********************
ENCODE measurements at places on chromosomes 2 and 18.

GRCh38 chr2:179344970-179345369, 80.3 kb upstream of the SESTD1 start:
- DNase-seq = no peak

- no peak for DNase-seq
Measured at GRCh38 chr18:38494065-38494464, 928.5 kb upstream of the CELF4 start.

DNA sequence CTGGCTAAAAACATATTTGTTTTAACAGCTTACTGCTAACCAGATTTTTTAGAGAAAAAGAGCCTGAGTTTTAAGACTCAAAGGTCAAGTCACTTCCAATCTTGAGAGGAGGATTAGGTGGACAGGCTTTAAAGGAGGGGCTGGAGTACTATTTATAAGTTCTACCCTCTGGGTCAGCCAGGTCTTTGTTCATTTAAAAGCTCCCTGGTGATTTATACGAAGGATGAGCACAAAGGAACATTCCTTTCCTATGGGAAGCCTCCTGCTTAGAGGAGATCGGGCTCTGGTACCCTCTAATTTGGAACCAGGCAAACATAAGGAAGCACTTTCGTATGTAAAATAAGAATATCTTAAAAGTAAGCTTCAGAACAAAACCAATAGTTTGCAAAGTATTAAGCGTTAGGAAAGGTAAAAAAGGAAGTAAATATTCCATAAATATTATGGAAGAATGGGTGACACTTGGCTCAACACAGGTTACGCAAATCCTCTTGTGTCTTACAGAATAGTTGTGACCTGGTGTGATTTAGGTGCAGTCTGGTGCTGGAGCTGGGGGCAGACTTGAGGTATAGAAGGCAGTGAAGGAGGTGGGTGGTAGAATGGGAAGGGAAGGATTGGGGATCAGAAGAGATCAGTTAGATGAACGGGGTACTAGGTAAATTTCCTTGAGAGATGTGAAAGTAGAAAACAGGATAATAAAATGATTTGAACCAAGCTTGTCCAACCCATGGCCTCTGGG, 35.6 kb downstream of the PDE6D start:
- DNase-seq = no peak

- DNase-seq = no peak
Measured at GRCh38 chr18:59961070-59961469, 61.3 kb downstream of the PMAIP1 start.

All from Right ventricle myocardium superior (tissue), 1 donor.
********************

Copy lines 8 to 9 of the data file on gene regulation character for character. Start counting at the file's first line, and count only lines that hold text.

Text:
- DNase-seq = no peak
Measured at GRCh38 chr18:59961070-59961469, 61.3 kb downstream of the PMAIP1 start.